14:30 0612.   
Limits of liver fat quantification in the presence of severe iron overload
Diego Hernando1, Samir D. Sharma1, and Scott B. Reeder1,2
1Radiology, University of Wisconsin-Madison, Madison, WI, United States, 2Medicine, University of Wisconsin-Madison, Madison, WI, United States

Chemical shift-encoded fat quantification requires the acquisition of images at multiple echo times to enable fat-water separation and R2* estimation. Excessive tissue iron deposition can severely increase R2*, complicating fat quantification. In this work, we assess the feasibility of chemical shift encoded liver fat quantification in the presence of liver iron using theoretical analysis and in vivo patient data. Our results demonstrate that fat quantification fails at high iron levels when using standard protocols. The use of shorter initial echo time and echo spacing significantly extends the range of iron levels over which accurate fat quantification is possible.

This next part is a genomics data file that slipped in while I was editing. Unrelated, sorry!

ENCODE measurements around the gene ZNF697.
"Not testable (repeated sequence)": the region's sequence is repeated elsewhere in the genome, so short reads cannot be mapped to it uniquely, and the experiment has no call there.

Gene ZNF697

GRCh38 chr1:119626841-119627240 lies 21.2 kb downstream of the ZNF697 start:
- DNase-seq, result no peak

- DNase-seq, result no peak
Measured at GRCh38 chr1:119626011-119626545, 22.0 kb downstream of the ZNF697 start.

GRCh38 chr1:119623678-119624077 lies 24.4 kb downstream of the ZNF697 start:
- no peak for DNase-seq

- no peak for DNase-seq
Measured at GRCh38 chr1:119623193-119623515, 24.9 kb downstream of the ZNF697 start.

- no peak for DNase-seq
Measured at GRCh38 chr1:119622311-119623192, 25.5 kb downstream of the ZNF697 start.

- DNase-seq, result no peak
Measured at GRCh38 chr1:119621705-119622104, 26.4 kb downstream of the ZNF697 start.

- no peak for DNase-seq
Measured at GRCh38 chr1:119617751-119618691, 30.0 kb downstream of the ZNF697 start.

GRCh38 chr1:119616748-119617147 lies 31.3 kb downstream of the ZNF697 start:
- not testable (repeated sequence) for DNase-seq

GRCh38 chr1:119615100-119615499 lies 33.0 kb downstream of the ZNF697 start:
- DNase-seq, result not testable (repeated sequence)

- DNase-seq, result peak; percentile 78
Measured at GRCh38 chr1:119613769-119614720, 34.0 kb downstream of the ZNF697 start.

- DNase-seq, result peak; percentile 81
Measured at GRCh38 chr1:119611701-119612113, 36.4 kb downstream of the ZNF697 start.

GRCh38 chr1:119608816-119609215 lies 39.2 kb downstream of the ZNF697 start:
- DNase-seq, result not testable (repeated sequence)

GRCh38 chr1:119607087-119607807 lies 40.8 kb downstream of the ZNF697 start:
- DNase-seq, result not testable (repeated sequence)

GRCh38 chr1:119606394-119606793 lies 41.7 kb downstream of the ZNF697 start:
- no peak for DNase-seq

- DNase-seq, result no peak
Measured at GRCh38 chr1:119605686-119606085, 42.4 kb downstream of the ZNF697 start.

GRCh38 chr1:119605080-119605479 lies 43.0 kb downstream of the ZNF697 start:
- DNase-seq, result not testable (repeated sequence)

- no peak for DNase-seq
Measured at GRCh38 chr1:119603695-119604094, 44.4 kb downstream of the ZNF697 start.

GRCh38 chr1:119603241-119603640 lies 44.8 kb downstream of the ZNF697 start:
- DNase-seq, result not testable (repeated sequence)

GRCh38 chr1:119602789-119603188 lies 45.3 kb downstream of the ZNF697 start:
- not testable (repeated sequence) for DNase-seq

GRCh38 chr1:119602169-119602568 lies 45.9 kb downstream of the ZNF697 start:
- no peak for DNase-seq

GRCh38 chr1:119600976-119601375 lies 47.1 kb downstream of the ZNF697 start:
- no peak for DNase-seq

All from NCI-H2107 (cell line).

14:42 0613.   Encoding chemical shift with Rabi modulated continuous wave excitation
James Korte1, Kelvin J. Layton1, Bahman Tahayori1, Peter M. Farrell1, Stephen M. Moore1, and Leigh A. Johnston1
1The University of Melbourne, Melbourne, Victoria, Australia

The response of a spin system to Rabi modulated continuous wave excitation has recently been shown to achieve a substantial steady-state magnetization that exhibits periodic orbits. We exploit this steady-state behavior and explore off resonance effects, in two proof-of-concept experiments and corresponding simulations of the Bloch equation. Our experiments confirm that harmonics of the periodic steady-state magnetization orbits are affected by off-resonance effects and therefore contain chemical shift information, in agreement with predictions. We furthermore demonstrate that chemical shift information can be encoded in a series of CW excitations and used to reconstruct a simple spectrum.